Lunch was at a state park on the shore of Lake Ontario. The water was great and had I been willing to ride in with wet shorts again, I would have gone swimming. Instead I contented myself with wading and walking on the sand.

Our destination for the day is only 13 miles away and is said to have nothing to do. No one is in a hurry to leave the beach; thus I am writing this at the beach.

Upon arrival at the school I unpacked all my damp clothes. With high humidity all week, none of my bike shorts are actually dry, including the pair I wore today. Today I think I will have 3-4 pair of dry shorts.

Dinner was a feast, with flowers on the tables, real cutlery, and pies – apple, cherry, pumpkin, and strawberry-rhubarb!

I began compiling a “top ten” list (and a “bottom ten” list) for this trip. Look for it at the conclusion of the trip.

Now on to the Adirondacks!

Choose your own adventure!

A light sprinkle Tuesday night turned into heavy dew and fog. We packed up wet (as usual) and headed out. 

The plan was to spend another day touring the Finger Lakes as we made our way north to Oswego, on the shore of Lake Ontario.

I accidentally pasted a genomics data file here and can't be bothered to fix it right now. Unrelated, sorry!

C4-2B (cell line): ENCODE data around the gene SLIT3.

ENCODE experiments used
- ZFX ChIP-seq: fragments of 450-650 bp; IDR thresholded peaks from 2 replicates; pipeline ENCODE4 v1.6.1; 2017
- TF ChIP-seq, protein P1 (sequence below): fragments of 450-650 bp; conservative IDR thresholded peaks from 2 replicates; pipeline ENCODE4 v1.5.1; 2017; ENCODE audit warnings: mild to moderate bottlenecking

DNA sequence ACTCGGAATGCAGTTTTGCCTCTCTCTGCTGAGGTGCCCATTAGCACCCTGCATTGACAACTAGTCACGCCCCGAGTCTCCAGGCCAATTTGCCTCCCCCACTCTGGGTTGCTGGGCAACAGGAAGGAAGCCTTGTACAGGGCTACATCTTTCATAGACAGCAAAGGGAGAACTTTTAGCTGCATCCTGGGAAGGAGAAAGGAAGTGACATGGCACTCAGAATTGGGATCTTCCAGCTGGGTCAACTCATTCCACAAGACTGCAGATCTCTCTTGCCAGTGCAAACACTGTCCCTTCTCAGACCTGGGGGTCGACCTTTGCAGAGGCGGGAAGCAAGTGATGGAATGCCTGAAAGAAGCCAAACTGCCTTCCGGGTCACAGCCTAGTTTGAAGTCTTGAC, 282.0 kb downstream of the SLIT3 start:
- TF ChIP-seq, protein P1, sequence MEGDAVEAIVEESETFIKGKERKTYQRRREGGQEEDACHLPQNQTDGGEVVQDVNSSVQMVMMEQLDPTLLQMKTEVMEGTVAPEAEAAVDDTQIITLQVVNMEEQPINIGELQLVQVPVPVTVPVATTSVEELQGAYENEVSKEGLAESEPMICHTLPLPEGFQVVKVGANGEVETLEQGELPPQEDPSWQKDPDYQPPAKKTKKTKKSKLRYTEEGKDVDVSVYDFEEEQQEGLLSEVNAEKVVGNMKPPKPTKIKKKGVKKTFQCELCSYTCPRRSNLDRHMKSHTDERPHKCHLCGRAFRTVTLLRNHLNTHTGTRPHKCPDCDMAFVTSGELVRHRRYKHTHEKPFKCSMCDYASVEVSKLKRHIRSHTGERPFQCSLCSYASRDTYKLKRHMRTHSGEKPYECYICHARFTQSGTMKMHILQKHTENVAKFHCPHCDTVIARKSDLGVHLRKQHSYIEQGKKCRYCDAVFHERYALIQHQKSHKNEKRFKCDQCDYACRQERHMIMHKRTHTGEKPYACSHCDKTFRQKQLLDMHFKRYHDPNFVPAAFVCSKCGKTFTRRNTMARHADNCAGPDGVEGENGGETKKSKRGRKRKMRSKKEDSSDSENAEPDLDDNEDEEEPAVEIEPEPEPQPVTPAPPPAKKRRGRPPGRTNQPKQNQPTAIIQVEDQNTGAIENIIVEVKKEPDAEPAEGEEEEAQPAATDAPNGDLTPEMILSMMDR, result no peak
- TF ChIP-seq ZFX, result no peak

Photos: tandem on a climb, bike rainbow, tractor for sale.

It started to rain around mile 30. It was less rain than that the air was so saturated that it started to leak.

The sun came out during lunch at mile 50 and at about mile 65 the rain came back in earnest. 

We arrived in Oswego soaking wet. The van and trailer were nowhere in sight, having been held up by a flat tire. 

We found a spot to stop getting any wetter and stood around being wet for another hour or two. Some folks headed off to a pub. 

We finally got showers and dry clothes on about 4, after arriving around 1. I spread the tent out to dry and it started to rain again. I decided to sleep inside.